“You joke, but this could be as close as we get to an early warning system. We got a couple of hits. Dawn of the Dead is showing at midnight on Friday, Undertakers Bar in Capital Hill added the Noxious Zombie to the cocktail menu, and a teenager posted a picture on his Facebook. Claims it’s a Zombie.”

“Is it me?”

The sly feminism of Clive busting everyone’s balls in the bar as they drooled over “Jeannie”: “I Dream of Jeannie. Can you believe she was the ideal for these guys? When she got uppity, just shove her back in the bottle.”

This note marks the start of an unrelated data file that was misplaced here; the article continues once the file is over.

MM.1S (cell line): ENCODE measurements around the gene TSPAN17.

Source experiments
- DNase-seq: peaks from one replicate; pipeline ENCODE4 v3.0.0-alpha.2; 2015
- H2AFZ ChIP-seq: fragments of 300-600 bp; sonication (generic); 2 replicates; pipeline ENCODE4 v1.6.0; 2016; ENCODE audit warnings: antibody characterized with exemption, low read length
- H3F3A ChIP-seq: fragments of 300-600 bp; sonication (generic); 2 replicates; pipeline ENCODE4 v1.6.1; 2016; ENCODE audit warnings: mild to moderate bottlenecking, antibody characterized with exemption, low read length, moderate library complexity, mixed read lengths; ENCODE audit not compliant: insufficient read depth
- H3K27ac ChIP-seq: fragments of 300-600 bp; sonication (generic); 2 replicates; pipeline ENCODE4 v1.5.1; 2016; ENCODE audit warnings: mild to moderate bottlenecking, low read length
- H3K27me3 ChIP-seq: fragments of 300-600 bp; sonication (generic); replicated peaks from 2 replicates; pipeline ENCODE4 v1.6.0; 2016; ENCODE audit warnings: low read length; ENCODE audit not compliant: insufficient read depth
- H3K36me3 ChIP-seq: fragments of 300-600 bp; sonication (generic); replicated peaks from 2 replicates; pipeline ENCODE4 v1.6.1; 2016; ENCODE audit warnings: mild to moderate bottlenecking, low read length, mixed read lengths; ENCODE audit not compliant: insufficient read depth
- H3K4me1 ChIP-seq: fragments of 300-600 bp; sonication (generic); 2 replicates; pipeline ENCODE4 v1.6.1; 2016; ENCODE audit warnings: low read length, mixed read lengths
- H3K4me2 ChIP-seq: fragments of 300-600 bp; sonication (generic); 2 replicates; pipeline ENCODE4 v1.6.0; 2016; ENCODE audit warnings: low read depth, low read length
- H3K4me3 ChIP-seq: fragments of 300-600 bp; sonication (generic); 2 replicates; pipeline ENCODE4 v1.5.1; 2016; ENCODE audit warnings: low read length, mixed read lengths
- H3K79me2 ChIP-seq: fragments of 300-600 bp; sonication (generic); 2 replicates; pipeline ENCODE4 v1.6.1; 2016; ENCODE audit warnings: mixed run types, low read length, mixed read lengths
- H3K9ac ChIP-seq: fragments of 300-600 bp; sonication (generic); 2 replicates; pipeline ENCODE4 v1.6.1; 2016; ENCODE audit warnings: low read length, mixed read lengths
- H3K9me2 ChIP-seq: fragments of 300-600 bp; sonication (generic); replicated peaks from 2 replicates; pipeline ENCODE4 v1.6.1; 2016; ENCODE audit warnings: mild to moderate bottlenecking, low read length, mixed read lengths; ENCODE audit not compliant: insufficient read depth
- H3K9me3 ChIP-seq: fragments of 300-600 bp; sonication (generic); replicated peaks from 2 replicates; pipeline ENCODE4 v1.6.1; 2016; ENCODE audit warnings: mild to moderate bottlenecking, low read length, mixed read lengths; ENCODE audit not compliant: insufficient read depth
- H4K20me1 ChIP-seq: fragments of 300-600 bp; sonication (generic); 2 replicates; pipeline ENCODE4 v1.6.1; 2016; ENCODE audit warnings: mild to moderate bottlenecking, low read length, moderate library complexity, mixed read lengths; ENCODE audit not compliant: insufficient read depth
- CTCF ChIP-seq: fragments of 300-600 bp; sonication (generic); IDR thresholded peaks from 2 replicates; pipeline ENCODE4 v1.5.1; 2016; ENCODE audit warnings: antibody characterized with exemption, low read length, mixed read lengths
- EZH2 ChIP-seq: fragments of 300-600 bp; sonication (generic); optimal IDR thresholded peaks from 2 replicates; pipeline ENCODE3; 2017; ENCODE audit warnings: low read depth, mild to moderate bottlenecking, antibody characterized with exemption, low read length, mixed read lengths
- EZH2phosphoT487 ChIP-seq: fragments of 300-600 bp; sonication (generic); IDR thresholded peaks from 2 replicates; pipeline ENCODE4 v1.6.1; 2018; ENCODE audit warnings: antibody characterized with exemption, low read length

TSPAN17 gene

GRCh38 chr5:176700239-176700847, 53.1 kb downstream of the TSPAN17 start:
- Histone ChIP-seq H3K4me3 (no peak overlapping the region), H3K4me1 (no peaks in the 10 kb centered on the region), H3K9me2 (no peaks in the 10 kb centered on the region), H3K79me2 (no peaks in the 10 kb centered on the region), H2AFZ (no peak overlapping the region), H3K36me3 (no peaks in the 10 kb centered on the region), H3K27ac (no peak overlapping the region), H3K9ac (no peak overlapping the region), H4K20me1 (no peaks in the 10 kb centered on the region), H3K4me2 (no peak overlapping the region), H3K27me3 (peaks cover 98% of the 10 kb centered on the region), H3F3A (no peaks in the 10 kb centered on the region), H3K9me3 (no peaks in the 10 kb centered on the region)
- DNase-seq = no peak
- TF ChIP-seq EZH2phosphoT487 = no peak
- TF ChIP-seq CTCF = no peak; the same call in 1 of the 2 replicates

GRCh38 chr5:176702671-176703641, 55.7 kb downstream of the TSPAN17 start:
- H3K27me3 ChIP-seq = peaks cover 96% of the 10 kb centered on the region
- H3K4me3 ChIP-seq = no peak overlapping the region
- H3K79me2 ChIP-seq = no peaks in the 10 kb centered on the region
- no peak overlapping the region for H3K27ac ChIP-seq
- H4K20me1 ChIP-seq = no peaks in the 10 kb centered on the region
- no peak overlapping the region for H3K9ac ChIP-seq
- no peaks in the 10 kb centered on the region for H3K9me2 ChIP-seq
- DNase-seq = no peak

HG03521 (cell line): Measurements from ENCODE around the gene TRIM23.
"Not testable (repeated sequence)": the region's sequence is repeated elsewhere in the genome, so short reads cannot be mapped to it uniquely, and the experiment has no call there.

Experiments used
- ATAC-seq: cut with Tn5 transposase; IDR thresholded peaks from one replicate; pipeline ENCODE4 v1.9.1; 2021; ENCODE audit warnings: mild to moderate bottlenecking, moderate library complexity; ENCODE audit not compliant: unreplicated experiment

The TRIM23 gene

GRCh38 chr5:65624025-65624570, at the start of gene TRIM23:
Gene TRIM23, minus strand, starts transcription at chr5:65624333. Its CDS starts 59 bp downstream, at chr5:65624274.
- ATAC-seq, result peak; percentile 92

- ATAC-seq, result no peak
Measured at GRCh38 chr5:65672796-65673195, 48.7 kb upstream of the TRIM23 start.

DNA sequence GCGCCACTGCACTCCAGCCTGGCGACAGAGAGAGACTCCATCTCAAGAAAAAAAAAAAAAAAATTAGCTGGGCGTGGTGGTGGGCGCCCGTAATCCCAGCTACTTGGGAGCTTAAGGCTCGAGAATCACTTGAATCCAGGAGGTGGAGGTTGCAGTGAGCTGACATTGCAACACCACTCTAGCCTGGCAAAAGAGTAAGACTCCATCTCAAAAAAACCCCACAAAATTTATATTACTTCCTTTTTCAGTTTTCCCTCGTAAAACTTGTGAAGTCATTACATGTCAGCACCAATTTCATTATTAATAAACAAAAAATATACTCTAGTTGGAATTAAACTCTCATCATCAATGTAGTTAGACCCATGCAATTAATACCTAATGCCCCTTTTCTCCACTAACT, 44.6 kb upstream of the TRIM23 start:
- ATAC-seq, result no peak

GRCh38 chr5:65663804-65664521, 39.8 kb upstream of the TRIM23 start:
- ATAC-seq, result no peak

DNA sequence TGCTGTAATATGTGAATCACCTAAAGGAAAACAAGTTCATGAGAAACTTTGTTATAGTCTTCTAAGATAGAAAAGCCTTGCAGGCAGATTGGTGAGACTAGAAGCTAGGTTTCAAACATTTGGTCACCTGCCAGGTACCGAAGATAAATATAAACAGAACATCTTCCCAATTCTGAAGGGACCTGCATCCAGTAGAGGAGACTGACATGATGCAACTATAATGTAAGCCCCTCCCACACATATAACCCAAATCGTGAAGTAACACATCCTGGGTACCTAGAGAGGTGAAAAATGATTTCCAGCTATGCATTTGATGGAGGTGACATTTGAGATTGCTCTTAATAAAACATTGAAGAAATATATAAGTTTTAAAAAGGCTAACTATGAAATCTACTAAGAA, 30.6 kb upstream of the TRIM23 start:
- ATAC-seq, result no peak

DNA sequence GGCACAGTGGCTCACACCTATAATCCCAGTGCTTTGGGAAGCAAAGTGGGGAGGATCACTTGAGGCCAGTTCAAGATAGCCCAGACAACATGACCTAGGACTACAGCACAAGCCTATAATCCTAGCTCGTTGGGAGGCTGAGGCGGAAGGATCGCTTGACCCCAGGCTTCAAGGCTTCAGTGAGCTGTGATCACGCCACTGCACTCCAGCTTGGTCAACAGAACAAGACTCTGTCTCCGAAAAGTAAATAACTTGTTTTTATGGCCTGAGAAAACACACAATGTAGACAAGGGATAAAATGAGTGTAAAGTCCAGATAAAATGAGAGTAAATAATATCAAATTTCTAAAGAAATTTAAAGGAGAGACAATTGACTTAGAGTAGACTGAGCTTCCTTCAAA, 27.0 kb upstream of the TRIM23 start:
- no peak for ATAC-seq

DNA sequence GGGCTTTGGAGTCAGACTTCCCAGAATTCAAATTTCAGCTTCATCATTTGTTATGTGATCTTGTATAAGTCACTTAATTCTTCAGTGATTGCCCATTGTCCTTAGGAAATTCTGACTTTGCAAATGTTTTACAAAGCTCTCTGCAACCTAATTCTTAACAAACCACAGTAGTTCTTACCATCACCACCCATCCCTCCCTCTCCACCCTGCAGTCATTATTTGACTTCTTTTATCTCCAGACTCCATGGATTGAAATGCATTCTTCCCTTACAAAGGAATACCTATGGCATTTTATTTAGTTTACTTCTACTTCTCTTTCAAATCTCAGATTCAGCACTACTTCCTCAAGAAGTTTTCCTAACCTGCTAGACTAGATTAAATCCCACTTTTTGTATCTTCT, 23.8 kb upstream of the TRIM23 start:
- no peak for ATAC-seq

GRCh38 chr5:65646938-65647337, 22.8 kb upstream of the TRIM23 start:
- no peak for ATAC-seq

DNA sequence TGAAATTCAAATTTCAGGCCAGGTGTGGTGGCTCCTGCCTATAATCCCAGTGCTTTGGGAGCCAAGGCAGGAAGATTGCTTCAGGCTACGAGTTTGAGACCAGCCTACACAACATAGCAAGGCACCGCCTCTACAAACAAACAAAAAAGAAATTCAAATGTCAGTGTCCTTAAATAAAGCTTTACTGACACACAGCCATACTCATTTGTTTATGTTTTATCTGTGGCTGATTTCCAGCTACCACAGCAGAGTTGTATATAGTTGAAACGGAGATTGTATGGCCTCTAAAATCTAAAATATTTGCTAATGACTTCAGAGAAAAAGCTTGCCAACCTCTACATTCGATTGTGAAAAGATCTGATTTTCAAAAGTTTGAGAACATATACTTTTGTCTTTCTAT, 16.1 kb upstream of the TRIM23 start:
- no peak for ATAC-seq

“This is important. When you had the vision, were you holding an apple bong or did you just smoke an old school spliff? I’m just wondering if this vision also contained winged horses and dancing pizza.”

All the bad guys were named after freakin’ ‘70s Seattle Supersonics players.

“I only saw it because she tagged him and he liked it. Which I didn’t realize would sound so sexual. Sorry.”

Any Pinky and the Brain reference is aces, especially as a trivia team name pun “Piggy and the Brain.”

Buffy callback on Ravi’s “Better safe than the apocalypse!” If only we still had beepers. If this is the end of the world, as we know it, then I feel fine. What did you think of “The Exterminator”?